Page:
Aside from Dolby Atmos and DTS:X, the AVR850 also supports all the other surround formats such as Dolby TrueHD, Dolby Digital Plus, Dolby Digital EX, Dolby Digital and Dolby Pro Logic Iix; as well as DTS-HD Master Audio, DTS-ES 6.1 Discrete, DTS-ES 6.1 Matrix and DTS 5.1. As mentioned earlier there is also support for ARC, 3D, 4K and HDR over HDMI, along with video processing up to a 4K/60p resolution; and for system control there's Ethernet and RS232, along with 12V triggers and standard IR. If you're looking for music sources there's a built-in FM/DAB tuner, Internet radio, network capabilities for uPnP audio servers and a USB port for connecting memory devices and iDevices. Aside from an Ethernet port for a wired connection, there is no built-in WiFi, AirPlay or Bluetooth, all of which Arcam feel would be detrimental to the receiver's audio performance.
Arcam have developed a new platform for the AVR850, with a completely new DSP stage that is significantly quieter than the one deployed within the AVR750. This has been achieved with new techiques with regards to board layout and grounding, whilst the DSP also features jitter nulling techniques that reduce the measurable Jitter levels. The Class G topology is used once again but re-optimized by Arcam based on knowledge developed whilst building Class G into their two channel range. The analogue path is also significantly enhanced by deploying a distortion nulling technique that was developed for Arcam's top-of-the-range A49 integrated amplifier and C49 pre-amplifier.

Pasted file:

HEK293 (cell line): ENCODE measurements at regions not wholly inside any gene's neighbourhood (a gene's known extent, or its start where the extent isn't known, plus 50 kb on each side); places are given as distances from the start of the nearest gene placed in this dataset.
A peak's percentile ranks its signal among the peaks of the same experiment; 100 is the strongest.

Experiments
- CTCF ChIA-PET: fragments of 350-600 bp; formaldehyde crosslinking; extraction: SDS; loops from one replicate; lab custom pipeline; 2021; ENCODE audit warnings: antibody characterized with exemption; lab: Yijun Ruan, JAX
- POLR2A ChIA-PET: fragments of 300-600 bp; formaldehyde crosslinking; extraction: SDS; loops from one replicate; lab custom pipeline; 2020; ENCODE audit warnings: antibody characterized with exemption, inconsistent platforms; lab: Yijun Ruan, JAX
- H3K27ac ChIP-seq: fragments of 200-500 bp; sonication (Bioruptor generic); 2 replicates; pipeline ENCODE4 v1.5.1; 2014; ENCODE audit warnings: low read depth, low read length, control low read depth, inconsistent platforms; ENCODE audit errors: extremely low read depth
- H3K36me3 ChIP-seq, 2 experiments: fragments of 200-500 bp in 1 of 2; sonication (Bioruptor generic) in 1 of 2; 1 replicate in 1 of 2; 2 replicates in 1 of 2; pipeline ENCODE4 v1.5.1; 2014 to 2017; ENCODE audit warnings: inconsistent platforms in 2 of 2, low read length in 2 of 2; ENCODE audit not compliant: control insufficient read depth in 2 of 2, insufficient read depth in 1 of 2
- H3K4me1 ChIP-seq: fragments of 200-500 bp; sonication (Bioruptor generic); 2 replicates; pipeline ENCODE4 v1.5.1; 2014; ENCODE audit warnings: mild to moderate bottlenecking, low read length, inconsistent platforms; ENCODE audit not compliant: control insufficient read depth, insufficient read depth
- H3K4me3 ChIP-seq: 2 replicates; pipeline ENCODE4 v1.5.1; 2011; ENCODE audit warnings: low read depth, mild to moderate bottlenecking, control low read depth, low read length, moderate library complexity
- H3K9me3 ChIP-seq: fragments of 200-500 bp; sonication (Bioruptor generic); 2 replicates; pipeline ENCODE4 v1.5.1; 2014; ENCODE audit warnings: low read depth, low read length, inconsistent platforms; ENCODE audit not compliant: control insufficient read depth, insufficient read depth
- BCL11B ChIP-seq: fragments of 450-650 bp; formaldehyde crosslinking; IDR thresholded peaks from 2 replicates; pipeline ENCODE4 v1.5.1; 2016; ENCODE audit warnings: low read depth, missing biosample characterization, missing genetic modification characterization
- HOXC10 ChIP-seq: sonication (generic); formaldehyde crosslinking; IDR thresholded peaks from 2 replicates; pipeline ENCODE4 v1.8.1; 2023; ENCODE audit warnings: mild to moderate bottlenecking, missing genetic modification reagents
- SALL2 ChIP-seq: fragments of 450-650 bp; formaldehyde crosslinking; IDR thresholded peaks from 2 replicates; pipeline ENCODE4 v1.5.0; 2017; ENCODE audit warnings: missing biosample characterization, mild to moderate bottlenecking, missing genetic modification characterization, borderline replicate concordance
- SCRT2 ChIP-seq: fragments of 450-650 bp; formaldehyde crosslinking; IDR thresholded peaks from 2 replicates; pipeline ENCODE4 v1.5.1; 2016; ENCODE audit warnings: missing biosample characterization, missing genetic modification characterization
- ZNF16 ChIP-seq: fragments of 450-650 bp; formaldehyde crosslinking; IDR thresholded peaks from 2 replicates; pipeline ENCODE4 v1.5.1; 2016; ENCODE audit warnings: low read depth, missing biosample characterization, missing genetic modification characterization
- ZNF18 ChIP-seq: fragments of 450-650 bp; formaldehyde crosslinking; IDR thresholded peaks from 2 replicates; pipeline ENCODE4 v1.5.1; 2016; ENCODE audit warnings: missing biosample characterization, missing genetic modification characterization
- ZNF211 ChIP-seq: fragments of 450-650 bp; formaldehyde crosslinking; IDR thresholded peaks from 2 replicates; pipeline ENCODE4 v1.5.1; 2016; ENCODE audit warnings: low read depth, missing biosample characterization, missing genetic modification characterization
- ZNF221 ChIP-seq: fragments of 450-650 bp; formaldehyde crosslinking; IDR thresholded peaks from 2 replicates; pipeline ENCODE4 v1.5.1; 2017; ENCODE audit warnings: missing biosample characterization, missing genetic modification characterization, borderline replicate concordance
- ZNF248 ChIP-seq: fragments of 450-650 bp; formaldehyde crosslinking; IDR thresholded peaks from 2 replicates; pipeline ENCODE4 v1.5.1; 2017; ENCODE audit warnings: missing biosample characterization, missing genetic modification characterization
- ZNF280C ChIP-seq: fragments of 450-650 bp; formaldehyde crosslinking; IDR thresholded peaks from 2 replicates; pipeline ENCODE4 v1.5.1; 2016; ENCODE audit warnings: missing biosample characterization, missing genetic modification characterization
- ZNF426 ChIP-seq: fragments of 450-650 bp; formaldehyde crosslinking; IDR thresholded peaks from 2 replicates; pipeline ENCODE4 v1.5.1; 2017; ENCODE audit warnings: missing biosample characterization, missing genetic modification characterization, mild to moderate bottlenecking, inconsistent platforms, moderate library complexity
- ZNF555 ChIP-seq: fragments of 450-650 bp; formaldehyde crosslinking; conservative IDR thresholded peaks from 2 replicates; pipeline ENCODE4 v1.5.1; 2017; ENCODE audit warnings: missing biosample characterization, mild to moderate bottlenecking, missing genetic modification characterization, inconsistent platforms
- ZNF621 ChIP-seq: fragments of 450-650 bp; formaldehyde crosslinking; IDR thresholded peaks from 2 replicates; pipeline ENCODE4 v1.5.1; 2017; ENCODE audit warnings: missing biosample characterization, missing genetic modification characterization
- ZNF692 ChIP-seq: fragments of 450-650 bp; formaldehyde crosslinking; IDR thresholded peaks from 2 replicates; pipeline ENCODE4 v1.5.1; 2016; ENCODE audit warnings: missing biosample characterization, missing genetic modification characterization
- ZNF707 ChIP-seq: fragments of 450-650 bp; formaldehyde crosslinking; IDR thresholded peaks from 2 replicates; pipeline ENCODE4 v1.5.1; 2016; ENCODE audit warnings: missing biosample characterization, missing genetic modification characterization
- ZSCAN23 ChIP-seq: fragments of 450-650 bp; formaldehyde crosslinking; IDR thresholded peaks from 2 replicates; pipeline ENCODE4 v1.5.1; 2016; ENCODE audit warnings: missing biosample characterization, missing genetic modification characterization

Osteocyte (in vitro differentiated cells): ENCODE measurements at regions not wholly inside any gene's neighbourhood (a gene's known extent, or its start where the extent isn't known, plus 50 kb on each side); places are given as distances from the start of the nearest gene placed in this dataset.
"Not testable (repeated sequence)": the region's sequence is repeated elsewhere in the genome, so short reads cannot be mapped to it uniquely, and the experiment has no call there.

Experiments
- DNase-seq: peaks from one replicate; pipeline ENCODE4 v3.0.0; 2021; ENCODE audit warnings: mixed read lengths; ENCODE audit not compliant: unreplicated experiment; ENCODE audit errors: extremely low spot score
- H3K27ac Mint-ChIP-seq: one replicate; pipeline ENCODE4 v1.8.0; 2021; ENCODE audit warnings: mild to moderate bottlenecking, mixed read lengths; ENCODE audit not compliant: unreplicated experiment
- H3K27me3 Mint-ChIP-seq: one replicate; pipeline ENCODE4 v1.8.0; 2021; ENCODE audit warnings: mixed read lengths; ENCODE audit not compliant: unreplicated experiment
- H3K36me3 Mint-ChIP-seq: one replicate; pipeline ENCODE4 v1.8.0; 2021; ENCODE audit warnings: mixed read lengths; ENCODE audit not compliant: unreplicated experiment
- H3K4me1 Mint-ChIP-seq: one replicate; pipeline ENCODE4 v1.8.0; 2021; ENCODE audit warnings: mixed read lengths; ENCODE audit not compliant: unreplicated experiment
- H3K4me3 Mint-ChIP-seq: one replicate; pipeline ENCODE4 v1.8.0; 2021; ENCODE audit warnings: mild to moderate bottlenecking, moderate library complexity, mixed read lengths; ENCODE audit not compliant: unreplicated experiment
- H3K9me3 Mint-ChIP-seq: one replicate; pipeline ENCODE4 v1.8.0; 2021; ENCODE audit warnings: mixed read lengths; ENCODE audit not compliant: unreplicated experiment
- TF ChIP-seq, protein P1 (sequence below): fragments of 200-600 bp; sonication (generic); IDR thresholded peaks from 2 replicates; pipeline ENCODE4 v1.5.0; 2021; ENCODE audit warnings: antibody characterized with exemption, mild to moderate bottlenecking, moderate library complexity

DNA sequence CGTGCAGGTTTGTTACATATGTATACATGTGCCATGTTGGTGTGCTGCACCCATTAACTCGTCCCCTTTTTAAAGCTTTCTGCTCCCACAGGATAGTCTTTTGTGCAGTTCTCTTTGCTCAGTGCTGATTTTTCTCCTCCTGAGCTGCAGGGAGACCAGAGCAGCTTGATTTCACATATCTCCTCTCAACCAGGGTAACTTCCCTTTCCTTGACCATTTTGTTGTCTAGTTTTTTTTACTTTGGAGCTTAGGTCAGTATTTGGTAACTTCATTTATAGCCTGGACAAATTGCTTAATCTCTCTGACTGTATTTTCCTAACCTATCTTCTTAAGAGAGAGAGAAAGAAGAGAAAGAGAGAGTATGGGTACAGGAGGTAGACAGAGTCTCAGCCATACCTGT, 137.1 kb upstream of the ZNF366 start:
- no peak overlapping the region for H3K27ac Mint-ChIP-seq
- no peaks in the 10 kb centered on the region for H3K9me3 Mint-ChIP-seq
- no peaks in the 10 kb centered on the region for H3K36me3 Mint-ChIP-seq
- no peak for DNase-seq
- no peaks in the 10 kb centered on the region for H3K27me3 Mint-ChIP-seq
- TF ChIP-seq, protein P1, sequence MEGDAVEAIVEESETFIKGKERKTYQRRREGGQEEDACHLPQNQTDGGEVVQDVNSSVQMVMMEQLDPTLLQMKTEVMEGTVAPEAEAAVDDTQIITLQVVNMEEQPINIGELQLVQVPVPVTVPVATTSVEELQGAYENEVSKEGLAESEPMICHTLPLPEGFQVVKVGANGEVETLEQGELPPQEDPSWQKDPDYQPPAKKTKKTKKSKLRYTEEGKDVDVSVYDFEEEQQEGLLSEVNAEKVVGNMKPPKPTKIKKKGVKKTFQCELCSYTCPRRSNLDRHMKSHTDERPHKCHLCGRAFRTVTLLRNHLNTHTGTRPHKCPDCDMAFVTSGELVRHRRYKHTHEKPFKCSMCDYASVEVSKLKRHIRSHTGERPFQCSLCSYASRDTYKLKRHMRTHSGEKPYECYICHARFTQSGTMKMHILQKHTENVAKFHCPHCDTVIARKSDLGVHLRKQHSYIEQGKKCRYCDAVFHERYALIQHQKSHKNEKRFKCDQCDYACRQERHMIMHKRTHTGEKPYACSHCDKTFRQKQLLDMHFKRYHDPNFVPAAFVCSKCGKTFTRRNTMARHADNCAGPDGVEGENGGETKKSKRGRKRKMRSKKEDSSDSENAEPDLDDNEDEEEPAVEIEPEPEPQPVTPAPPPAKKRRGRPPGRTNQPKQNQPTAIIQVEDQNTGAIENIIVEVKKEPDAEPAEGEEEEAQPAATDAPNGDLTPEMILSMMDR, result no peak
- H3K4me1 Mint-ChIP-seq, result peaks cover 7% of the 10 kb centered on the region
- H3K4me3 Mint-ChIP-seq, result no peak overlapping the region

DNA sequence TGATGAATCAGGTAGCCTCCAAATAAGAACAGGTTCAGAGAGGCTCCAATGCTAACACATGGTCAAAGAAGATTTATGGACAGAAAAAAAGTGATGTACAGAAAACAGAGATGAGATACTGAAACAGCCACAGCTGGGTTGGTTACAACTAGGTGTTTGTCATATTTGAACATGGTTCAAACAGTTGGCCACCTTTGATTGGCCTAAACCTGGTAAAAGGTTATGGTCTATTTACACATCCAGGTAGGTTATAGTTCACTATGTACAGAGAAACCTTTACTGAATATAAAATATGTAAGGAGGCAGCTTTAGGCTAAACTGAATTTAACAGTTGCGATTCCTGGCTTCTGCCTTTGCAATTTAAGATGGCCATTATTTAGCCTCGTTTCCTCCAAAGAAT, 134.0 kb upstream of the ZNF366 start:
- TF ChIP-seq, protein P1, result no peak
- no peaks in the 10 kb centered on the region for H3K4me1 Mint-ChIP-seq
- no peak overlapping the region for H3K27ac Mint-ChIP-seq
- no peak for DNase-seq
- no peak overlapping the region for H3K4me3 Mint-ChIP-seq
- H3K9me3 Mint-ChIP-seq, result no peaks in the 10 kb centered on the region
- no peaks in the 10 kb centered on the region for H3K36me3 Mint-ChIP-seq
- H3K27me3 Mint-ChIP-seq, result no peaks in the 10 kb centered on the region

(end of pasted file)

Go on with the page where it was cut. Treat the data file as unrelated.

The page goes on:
All the channels use 24/192 Cirrus CS-42528 DACs and the AVR850 also uses an Analogue Devices ADV8003 video processor. Other interesting specs include a main 1.2kV toroidal power supply transformer and Class G amplification with separate high and low independent DC voltage supplies with voltage rails that go from a low of +/- 30v to a high of +/- 60v. Class G is essentially a hybrid of Class A and Class A/B amplification, offering a greater transparency with more efficiency and less wasted heat energy by implementing multiple power supplies rather than just a single supply. If a dynamic signal is received that goes beyond the capability of this first power supply, the secondary supply is gradually brought in up to full rated power output as required.